This is both a troubling book and a challenging one, and it is one that certainly raises many questions, such as: Can ANY memoir ever be fully trusted? How reliable and self-serving are anyone's (but particularly, in this instance, Burwell's) personal perceptions and recollections? To what extent can this book, given its erroneous views on slavery, be trusted as an eyewitness account about OTHER aspects of plantation life? How could Burwell (who wrote this book as an adult) be so blind to the inherent evils underlying the institution of slavery, even IF (to give her the benefit of the doubt) as a child she didn't personally see slaves being treated in a manner her youthful self could recognize as mistreatment? (For example, a slave shanty might have seemed pleasantly quaint and cozy to a child, not the miserable substandard hovel a conscientious adult should have recognized it to be, either then or later in mature retrospection. The child can be forgiven for her false impressions, but can we so readily forgive the adult writing about it uncritically many years later?) Given today's intense and outspoken demonization of Southern slavery, how is the modern, enlightened reader to regard an account like Burwell's that fails to villify it? What does Burwell's admiration for Robert E. Lee (about whom she chose to write at the end of the book) suggest about her lingering adult attitudes toward secession, the Confederacy, and the War? (In other words, is she an unrepentant Rebel?) And how might these attitudes have colored her depictions of pre-War slavery? Any consideration of such questions begins with reading -- not ignoring -- Burwell's book.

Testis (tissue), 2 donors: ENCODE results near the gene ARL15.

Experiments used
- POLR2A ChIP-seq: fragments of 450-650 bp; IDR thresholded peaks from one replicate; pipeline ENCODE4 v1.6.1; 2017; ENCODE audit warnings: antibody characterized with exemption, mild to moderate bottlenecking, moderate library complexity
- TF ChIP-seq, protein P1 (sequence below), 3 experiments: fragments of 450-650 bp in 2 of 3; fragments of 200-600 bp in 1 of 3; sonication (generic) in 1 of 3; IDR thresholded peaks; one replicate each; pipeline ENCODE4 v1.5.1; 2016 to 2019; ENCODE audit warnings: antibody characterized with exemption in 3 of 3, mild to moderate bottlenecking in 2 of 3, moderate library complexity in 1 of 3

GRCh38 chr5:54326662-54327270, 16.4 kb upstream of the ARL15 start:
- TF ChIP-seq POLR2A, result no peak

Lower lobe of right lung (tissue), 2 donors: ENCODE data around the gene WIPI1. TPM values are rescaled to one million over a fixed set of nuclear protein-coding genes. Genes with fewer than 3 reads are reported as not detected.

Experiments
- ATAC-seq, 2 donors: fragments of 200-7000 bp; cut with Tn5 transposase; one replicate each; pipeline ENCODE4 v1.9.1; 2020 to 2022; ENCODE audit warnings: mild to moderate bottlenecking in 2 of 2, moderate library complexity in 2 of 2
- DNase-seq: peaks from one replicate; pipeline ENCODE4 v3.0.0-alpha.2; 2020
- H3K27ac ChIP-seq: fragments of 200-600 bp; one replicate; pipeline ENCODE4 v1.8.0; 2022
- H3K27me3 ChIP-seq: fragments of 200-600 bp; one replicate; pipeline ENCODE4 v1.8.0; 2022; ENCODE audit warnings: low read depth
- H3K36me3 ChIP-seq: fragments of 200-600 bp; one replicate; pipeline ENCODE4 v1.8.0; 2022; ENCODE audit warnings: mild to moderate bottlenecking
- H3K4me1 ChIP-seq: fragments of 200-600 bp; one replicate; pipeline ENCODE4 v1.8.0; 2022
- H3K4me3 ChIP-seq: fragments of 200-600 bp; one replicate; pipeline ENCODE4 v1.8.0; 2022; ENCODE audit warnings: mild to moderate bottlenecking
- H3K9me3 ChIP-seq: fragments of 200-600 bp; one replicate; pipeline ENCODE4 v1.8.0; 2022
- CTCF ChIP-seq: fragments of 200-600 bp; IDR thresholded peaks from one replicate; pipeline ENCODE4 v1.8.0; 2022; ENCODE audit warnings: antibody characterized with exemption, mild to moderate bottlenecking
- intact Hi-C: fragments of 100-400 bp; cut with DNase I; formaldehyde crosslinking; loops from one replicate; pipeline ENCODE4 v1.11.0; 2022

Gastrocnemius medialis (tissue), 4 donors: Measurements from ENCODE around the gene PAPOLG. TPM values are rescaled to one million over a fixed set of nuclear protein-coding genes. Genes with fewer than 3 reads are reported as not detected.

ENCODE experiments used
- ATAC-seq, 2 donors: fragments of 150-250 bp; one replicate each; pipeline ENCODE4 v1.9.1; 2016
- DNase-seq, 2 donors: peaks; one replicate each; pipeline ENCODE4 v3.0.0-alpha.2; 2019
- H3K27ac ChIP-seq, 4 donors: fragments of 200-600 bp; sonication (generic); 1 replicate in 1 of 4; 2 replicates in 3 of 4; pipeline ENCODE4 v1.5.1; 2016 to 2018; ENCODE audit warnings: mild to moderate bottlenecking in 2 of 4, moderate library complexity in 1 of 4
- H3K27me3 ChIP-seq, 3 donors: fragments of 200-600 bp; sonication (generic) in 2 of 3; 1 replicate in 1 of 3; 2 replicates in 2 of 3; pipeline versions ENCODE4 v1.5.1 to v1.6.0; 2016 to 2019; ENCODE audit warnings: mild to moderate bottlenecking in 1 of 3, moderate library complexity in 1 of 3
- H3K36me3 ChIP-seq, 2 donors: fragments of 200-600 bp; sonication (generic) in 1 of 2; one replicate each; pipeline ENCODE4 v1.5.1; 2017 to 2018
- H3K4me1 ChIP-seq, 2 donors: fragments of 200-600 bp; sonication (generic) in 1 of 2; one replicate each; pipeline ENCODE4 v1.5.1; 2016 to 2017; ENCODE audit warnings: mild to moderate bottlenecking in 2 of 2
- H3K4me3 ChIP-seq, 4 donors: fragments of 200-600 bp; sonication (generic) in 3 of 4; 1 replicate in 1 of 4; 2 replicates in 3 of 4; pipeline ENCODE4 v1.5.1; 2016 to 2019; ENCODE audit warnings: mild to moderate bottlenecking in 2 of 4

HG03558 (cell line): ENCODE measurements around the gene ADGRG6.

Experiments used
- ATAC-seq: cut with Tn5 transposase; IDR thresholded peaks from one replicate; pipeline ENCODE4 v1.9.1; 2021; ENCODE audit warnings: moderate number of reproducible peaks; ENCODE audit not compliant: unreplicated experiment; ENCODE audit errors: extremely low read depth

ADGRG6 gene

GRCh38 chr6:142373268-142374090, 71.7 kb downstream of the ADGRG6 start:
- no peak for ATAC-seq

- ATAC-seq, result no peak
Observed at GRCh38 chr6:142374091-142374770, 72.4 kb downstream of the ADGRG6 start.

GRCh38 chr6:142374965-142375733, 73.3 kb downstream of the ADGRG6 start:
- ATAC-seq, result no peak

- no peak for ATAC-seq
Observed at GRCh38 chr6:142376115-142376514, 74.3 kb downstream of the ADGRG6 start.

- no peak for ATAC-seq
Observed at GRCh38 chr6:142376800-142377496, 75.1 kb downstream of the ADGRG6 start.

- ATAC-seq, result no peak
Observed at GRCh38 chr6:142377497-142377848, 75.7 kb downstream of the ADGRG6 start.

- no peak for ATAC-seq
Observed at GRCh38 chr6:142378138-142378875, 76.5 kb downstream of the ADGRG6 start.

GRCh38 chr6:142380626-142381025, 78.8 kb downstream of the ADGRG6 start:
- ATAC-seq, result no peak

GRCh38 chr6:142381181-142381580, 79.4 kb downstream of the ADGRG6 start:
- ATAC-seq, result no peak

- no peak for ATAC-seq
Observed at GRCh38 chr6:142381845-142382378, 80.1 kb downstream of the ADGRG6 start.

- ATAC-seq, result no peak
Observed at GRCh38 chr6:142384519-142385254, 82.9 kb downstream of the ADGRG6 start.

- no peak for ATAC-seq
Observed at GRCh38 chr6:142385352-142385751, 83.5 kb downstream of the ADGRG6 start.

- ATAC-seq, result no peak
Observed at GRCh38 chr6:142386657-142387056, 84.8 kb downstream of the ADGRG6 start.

FYI: There are numerous editions of this book available in the Kindle Store at various prices. I obtained my copy when one of them was being offered as a freebie; otherwise, the lowest-priced edition currently sells for $.99.
An aging woman documents her memories of life on a plantation as a girl to counter post Civil War accounts of plantation life she feels to be unfair. A must read for anyone studying life on plantations or slavery in Virginia as it is a first hand account from perspectives of the period. The perspective of a young girl, and what events survive in her memories from childhood, is especially interesting. An easy read except for some of the phonetic spelling.
My sentiments exactly that the book is a product of its time and I found it quite interesting, though the woman would indeed be considered ignorant by today's standards.
This book was a wonderful description of life in the civil war era in the town of Bedford Virginia.
This was a great book and I thoroughly enjoyed reading. It depicts the life of a girl on a plantation in Virginia before the war between the States. For myself who have endured years of propaganda demonizing the South and their practice of Slavery (like Uncle Tom's Cabin) - It's nice to finally hear something that comes much closer to the truth of how things really were before that unjust war took place. This book is a treasure for seekers of truth who want to know what things were really like in the South before the war and not simply what a corrupt, 'french revolution style' government wants you to believe.

For more information on this topic I would recommend any of the many books on the Southern position of the Civil War. Seabrook has some great information on this topic in his book "everything you were taught about the civil war is wrong- ask a southerner!" and there are others as well like Kennedy's "the south was right" etc.
This book will probably offend many native and african americans, but from an objective standpoint it is a good reference of confirmation. The sick mindset of the european american settlers and their views of non white people across the globe are shown clearly in this book. I found it very interesting.